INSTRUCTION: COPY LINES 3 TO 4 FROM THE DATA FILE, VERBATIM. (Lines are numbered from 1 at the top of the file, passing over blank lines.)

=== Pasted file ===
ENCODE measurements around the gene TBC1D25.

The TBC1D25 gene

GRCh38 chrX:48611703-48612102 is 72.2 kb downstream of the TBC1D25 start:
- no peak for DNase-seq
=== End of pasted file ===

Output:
GRCh38 chrX:48611703-48612102 is 72.2 kb downstream of the TBC1D25 start:
- no peak for DNase-seq